But there is no smugness that is to be gained from this critique. Žižek is expressing a fantasy that we can do something right now, that we can grab the reins of power and reshape the world. If we demonstrate this to be an illusion this doesn’t mean we are suddenly presented with an alternative. The subjective basis of Žižek’s fantasy is that ‘the forces of right are weak’ and that the liberal states and the Salafist para-states and organisations continue to pile wreckage on each other and all of us. This violence is a product of, to use Badiou’s (2005, 122) phrasing, ‘the disjunctive synthesis of two nihilism’: the nihilism of capital accumulation, enforced by the violence of liberal states, and the nihilism of fascism. Mixing my theorists with a cavalier air we could say that if it feels as if we are trapped within violence, it is because we are: all the forces are different factions of Empire. ‘Today, forces which claim to represent the interests of the wretched of the earth clash with others, which pretend to represent justice and peace for all, but such civil wars are nothing but complex power struggles within the hierarchies of imperial power’(Negri 2008, 57).

This powerlessness expresses itself increasingly in the ressentiment of the Australian Left. Faced with the interlocking of Salafist violence, liberal state violence and the ideological production attempted by the media(who excel at being a pack of total arseholes), much of what makes up Left responses is to either point out the hypocrisy of how some deaths are mourned more than others and to draw attention to role the violence and conspiracy of the US and its allies has had in creating Salafism to begin with. Of course both these points are correct. In a world where different people’s lives are counted differently so too are their deaths: and this is abhorrent. The mess we are in now can only be understood in relation to the long histories of colonialism and imperialism, the structural dynamics of the globe and the actions of states and rackets. ‘Daesh is the noxious by-product of a rotting system, the system of imperialism and capital accumulation’(the Editors 2015). But merely, and often bitterly, declaring these realities don’t necessarily do much to change them.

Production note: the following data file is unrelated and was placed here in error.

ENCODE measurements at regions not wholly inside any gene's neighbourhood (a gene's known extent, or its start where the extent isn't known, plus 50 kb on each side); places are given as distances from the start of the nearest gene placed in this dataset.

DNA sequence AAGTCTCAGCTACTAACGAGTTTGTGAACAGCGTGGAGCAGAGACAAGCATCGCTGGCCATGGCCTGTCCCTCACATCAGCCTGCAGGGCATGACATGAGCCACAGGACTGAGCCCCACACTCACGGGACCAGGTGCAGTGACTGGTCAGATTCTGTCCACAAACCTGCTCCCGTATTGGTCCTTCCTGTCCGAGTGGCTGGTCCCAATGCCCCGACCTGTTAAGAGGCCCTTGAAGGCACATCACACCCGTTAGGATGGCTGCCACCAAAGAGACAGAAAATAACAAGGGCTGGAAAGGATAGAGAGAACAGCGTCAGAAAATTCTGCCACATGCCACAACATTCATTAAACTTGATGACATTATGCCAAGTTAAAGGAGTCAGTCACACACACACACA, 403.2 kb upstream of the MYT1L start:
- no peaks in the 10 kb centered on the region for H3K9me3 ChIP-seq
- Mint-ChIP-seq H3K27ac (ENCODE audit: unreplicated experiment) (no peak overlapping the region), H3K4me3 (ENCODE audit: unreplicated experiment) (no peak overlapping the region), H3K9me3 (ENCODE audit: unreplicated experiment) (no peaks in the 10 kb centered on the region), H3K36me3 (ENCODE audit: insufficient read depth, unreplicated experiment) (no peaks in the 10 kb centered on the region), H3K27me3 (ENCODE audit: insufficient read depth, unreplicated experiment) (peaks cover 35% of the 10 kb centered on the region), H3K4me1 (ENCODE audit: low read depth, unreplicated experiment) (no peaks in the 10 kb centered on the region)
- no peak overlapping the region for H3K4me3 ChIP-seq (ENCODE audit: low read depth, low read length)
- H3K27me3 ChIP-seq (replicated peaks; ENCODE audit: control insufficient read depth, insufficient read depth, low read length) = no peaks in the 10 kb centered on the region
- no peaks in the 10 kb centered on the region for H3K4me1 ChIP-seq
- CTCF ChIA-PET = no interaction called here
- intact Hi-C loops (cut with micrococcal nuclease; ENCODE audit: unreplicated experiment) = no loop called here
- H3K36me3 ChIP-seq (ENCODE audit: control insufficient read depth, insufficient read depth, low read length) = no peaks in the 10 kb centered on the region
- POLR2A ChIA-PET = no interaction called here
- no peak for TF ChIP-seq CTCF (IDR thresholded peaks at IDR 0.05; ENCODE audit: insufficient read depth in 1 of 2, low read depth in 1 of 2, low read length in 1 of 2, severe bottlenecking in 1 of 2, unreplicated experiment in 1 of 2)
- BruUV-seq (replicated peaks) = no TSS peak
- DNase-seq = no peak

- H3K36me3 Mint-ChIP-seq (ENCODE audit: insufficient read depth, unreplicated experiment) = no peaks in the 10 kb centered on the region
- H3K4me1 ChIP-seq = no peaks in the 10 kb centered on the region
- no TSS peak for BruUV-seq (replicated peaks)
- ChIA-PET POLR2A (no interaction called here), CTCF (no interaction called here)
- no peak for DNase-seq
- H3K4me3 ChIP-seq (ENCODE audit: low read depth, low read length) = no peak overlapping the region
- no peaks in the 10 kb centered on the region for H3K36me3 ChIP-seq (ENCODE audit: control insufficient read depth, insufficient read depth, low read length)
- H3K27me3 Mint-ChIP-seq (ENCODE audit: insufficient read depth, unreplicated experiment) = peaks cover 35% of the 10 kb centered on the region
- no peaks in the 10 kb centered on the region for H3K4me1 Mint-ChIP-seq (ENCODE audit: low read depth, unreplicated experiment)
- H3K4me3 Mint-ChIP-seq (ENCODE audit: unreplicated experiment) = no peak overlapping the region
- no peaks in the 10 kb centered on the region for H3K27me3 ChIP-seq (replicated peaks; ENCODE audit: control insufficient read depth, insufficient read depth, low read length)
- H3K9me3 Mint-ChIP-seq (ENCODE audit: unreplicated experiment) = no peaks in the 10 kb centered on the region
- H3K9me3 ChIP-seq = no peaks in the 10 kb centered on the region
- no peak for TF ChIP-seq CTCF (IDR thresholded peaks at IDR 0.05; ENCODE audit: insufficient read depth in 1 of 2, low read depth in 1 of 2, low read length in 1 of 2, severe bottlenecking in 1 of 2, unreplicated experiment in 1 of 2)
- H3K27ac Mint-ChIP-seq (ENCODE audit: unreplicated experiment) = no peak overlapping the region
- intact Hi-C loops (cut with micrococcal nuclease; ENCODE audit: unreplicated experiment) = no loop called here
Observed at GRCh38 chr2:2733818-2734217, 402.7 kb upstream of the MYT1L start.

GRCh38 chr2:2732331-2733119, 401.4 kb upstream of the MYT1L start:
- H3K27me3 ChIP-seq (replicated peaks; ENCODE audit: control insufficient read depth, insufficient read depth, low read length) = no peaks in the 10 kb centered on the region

It is entirely justifiable for us to point out that the ‘War on Terror’ especially the invasion of Iraq, which killed 1.2 million people, on top of the million killed by sanctions, and those killed by the first Gulf war has created the context for the expansion of violence and that those of us who opposed the war were right… but then it behoves us to face up to our failure to stop the war itself and why.

It was our collective inability to generate and use power in 2003/4 that still haunts us now. Power: perhaps not power as Žižek understands it, put constitutive counter-power. On the whole, despite some valiant attempts, the movement of 2003/4 (and a few years after) remained within the rules of liberal democracy; it attempted to speak truth to power, rather than breaking these rules and manifesting power by interrupting the operation of the state and generating new and alternative spaces of collective emancipation. ‘Resistance, insurrection and constituent power are the threefold figure of the single essence of counterpower’(Negri 2008, 139).